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Video: Make Games Like a Horse: The Design of Bugsnax

Young Horses studio head and gameplay designer John Murphy on the pitching and prototyping that lead to Bugsnax.

Danielle Riendeau, Editor-in-Chief

July 25, 2023

In this GDC 2023 talk, John Murphy of Young Horses goes through the specific (and very colorful) internal pitching and prototyping methodology that lead the studio from its first game (Octodad) to 2020's hit Bugsnax. In it, he runs from the studio's history and surprise hit that started as a student project, to their long, involved design process so they could avoid the "sophomore slump" after Octodad: Dadliest Catch released.

"We ended up just returning to the same method that we learned from mentors in school about how to decide what to make," says Murphy, brandishing a whiteboard with plenty of reference art.

"…How we did it was everyone reflected on what they were preoccupied with or inspired by. And everyone on the team would pitch here just like a few random inspirations that people had: things like Space Jam, or Pharrell's big hat.” Screenshots of both feature prominently on the moodboard slide.

"So the way that it worked was we went through multiple rounds of fewer more detailed pitches, starting with just elevator pitches, or just titles of games like here we got things like Burrowing Dirt bros, or Alternate Reality Steve Irwin."

Three prototype projects on the road to Bugsnax

Eventually, the team settled on three main concepts they wanted to dive into further, and they began working on simple prototypes. Murphy walks through each concept with accompanying reference art and videos of the functional prototypes.

"So the first thing we prototyped was something that we were calling Summer Camp. The elevator pitch was: 'you are a misfit kid trapped in a mysterious summer camp. If you want to escape, you need to take pictures, make friends and hunt down urban legends. So these are a few of the inspirations for that. And here is what we came up with,'" he said, running gameplay video that showcases a cartoony campground and spooky woods, with some kind of apparition appearing when the player tries to take its picture.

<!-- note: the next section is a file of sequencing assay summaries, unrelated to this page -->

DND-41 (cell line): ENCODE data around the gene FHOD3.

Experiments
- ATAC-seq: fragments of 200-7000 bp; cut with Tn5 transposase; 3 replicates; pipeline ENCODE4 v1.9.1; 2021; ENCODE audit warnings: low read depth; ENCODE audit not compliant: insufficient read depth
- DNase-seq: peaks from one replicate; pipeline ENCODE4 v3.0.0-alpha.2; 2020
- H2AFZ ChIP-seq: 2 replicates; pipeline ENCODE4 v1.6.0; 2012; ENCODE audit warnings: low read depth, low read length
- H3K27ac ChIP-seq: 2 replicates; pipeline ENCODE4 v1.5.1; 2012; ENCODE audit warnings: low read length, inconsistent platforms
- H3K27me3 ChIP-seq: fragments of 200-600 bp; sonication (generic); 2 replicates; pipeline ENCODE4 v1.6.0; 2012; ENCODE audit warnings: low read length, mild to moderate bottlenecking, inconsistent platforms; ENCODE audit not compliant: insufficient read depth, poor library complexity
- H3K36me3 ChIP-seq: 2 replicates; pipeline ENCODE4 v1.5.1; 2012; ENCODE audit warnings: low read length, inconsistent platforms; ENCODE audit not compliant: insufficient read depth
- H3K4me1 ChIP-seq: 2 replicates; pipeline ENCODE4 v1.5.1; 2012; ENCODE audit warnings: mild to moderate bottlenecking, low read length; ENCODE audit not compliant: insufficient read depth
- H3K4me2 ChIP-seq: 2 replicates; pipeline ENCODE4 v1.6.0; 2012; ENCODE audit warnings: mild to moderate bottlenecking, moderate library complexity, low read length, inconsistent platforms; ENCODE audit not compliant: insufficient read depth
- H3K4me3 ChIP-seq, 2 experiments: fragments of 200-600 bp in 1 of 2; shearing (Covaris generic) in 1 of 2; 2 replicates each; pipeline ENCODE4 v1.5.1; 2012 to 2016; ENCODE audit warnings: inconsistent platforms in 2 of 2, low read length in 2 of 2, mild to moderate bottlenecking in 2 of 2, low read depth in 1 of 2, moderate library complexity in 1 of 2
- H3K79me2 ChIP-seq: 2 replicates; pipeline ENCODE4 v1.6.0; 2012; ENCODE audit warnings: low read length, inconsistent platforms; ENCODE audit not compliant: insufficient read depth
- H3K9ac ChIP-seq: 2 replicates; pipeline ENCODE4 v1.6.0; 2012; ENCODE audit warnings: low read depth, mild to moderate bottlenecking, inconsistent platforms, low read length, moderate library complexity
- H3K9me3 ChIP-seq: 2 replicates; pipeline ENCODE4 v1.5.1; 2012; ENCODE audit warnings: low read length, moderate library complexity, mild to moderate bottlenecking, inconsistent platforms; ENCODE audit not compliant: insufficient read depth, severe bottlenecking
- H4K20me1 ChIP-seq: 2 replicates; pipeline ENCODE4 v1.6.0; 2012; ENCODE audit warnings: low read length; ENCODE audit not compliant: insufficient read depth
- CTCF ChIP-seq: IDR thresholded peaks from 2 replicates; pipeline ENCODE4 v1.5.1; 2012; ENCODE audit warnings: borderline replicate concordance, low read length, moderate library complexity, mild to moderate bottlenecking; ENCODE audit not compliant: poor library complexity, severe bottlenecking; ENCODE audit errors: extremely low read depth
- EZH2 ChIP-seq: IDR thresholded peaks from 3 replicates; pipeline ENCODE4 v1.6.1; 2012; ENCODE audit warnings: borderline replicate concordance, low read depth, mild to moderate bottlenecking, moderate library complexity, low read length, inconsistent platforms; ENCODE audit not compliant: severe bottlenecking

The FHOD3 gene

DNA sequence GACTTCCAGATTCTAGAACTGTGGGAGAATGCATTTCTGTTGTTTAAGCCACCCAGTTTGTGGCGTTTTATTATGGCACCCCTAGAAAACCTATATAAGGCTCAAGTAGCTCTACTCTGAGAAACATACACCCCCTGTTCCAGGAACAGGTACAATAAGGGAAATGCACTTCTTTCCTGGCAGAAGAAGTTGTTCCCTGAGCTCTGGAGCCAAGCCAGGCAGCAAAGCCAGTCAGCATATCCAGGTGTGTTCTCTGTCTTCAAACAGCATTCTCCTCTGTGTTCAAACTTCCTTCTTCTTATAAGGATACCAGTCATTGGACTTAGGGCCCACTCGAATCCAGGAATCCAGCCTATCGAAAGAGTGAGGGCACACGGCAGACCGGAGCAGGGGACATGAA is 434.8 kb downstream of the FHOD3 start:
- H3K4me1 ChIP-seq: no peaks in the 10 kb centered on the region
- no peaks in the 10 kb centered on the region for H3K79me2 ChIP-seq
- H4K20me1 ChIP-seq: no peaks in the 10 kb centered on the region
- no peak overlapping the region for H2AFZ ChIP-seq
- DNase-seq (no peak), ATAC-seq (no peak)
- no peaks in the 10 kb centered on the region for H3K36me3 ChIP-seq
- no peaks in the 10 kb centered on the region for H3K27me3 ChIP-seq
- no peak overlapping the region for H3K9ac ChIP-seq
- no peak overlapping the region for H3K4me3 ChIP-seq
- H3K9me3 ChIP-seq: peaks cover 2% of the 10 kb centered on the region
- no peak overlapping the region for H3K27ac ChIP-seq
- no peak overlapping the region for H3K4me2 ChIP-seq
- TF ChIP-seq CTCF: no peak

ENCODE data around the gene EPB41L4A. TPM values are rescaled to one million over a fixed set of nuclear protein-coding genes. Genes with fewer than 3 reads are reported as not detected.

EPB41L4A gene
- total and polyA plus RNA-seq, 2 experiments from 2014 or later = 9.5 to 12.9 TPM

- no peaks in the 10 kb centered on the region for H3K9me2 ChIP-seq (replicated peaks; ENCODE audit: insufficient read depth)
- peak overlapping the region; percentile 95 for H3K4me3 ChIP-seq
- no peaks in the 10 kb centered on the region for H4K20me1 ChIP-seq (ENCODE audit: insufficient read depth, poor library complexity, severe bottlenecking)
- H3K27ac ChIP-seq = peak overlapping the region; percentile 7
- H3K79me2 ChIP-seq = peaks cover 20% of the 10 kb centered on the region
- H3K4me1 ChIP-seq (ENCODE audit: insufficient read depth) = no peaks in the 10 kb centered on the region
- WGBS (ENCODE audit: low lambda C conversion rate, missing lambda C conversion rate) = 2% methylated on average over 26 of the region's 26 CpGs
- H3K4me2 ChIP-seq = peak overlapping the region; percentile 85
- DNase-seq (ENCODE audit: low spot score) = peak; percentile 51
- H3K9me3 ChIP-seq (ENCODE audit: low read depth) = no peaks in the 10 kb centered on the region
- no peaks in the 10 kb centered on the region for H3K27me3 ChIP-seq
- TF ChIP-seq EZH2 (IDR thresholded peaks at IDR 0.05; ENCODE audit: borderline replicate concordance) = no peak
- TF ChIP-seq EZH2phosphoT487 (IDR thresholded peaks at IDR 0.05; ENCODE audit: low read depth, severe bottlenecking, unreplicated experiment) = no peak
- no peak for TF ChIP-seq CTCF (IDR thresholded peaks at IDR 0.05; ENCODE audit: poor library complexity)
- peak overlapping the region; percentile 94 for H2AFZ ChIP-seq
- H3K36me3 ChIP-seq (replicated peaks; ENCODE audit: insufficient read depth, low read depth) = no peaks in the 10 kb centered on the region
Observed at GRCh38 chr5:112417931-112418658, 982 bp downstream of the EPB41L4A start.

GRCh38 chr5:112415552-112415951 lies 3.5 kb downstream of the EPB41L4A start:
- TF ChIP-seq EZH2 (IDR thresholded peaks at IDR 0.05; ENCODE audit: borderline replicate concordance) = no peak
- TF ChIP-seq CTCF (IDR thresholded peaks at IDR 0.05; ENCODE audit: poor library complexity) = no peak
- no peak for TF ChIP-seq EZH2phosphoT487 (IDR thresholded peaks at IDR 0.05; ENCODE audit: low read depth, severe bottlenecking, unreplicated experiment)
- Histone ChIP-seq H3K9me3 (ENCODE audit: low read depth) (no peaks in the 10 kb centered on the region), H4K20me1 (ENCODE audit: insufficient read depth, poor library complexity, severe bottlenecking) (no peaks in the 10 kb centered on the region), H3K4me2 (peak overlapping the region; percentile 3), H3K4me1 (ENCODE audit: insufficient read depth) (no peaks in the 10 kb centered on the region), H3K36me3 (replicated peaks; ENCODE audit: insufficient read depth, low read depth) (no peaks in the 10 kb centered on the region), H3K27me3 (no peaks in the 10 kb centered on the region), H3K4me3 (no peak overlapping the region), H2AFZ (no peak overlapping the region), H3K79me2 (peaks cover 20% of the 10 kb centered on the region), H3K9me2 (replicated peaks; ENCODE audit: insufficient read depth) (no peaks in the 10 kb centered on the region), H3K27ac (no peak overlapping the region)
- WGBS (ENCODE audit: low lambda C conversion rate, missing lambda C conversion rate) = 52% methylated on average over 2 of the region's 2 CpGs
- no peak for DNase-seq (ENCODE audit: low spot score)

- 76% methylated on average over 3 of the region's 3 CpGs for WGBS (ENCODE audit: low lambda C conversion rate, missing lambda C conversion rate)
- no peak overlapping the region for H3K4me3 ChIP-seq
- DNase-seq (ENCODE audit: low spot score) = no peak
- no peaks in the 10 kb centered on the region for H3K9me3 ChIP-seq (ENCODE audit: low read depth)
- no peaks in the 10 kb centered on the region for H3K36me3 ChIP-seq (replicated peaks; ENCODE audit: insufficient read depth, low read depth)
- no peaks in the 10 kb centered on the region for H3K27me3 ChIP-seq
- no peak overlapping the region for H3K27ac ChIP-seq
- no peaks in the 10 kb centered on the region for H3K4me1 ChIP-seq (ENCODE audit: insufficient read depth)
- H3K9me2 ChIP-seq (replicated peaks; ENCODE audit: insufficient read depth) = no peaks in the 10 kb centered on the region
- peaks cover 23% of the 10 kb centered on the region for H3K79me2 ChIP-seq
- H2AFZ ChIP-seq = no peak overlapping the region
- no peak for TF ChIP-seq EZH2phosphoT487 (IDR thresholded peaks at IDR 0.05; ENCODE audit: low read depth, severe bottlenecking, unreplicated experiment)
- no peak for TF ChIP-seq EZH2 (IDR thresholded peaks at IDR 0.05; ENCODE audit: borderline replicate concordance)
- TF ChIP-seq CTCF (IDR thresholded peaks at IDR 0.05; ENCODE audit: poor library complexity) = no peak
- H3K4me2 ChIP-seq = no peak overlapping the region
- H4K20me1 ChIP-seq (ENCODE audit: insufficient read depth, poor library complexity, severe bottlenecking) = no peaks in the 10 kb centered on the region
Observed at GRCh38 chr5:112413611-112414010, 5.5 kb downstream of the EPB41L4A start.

The resulting prototype had some good features, but wasn’t the best fit:

"We successfully made something and we liked the sort of vibe of this, but it really just kind of felt like, essentially some fetch quests [and there] was a little bit too much just walking around. [It] didn't quite feel right."

The next prototype was Hellsports High (a game that, if I may editorialize a bit, I genuinely hope they return to and make one day!)

"The elevator pitch for this one was: 'a demon portal to Hell has opened in your school soccer field! Navigate high school relationships in order to build a team, harness sick magics and play sports to save the school from annihilation.'"

The small prototypes highlight characters running around a soccer field using magic "soccer spells" and a penalty kick minigame where the player can manipulate the ball in the air, as a many-tentacled demon guards the net.

Murphy notes that this one didn't eventually go forward because the team's core programmers were working on porting Octodad at the time, and were keenly necessary for getting the intricacies of a sports game "right." So they continued on with the pitch that would eventually become Bugsnax.

Bugsnax donut style bug

"So the third thing we prototyped was initially called Bug Snacks Monster Crossing, says Murphy. "The elevator pitch with this: 'You are a cute monster that hunts, catches, and prepares bug snacks to be sold to other monsters in your town. Eating different [bugs] transforms the townsfolk and influences how they behave towards you and each other.' So, this one had sort of three phases of hunting bug snacks, preparing them to be fed, which we refer to as 'peeling' and then feeding them to what eventually became called grumpuses. Those are sort of cute puppet people.”

Murphy shows a number of simple initial prototypes for the game (including a truly horrifying prototype for the thankfully-scrapped "peeling" mechanic), and later iterations as the game got closer and closer to the Bugsnax we know and love.

Watch the video above for the full experience and the entire journey to Snaktooth Island.

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About the Author(s)

Danielle Riendeau

Editor-in-Chief, GameDeveloper.com

Danielle is the editor-in-chief of Game Developer, with previous editorial posts at Fanbyte, VICE, and Polygon. She’s also a lecturer in game design at the Berklee College of Music, and a hobbyist game developer in her spare time.

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